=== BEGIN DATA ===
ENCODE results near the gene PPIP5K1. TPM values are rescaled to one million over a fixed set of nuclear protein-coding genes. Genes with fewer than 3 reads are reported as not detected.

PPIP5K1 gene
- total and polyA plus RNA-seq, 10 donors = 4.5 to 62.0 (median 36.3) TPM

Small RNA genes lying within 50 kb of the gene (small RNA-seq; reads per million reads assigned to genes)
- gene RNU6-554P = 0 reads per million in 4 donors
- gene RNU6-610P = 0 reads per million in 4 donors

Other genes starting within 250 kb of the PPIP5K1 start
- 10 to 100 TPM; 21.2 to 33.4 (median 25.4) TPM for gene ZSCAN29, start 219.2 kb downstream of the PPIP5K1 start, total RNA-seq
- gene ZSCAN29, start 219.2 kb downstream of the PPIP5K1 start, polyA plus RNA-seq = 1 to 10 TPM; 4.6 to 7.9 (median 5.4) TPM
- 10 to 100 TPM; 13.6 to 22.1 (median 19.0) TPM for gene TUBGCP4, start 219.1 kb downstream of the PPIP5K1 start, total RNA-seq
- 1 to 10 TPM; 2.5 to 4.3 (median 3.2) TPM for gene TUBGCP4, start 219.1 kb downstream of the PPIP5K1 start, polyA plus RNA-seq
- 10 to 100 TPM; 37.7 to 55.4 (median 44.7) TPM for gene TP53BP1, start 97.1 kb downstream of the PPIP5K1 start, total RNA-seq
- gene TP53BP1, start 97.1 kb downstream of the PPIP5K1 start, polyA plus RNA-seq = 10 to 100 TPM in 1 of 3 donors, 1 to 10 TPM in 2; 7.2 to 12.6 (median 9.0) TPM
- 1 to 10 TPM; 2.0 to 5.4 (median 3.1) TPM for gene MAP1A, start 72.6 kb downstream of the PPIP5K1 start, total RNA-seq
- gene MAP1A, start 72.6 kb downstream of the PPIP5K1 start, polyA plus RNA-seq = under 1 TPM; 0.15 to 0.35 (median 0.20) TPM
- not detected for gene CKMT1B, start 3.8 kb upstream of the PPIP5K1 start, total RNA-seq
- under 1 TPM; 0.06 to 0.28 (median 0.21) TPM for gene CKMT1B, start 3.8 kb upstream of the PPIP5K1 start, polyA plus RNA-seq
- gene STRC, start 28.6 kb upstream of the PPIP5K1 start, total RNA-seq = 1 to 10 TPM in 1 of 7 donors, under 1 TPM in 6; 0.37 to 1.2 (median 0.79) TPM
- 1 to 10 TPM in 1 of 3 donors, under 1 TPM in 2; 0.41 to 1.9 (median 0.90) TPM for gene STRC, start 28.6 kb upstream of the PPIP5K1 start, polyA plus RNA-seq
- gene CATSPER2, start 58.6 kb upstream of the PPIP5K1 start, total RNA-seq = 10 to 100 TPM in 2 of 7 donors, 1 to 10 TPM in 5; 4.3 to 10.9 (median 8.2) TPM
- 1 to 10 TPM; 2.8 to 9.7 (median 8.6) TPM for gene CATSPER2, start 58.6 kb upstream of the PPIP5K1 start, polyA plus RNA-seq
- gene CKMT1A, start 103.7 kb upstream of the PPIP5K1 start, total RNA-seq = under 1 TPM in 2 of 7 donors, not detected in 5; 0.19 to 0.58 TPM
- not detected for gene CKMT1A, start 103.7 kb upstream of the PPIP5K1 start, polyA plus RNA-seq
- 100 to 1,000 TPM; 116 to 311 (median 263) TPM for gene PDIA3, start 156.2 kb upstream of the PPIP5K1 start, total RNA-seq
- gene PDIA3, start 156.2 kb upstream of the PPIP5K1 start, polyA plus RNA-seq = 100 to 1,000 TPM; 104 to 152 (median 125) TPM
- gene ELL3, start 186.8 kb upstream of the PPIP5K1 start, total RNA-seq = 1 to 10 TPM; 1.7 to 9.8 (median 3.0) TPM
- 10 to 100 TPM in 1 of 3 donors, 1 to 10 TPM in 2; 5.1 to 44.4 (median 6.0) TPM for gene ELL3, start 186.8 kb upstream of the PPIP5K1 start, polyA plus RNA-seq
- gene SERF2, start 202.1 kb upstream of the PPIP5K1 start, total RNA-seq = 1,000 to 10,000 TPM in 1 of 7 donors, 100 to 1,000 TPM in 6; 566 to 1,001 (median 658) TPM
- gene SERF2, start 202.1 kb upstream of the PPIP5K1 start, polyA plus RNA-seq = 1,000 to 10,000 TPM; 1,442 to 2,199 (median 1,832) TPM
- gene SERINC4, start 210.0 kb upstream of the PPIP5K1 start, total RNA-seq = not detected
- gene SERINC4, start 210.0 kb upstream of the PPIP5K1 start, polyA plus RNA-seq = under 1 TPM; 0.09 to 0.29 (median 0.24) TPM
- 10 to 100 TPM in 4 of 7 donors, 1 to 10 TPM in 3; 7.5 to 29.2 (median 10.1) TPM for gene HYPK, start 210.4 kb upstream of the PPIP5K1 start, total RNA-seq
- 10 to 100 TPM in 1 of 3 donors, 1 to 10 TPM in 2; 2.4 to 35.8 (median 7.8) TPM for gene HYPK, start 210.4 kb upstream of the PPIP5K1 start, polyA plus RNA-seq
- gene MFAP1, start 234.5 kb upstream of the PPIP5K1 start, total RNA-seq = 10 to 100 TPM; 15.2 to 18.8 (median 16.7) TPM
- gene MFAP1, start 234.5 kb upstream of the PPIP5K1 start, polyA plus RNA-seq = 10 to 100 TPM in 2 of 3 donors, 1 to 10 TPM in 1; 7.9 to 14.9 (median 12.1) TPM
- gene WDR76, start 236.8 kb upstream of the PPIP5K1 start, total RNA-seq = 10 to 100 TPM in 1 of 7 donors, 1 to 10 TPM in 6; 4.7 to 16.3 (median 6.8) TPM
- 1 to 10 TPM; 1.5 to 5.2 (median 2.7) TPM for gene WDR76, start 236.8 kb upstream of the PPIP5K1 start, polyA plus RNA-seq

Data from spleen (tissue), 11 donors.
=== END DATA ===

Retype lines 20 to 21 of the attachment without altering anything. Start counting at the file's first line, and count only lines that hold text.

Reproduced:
- gene CATSPER2, start 58.6 kb upstream of the PPIP5K1 start, total RNA-seq = 10 to 100 TPM in 2 of 7 donors, 1 to 10 TPM in 5; 4.3 to 10.9 (median 8.2) TPM
- 1 to 10 TPM; 2.8 to 9.7 (median 8.6) TPM for gene CATSPER2, start 58.6 kb upstream of the PPIP5K1 start, polyA plus RNA-seq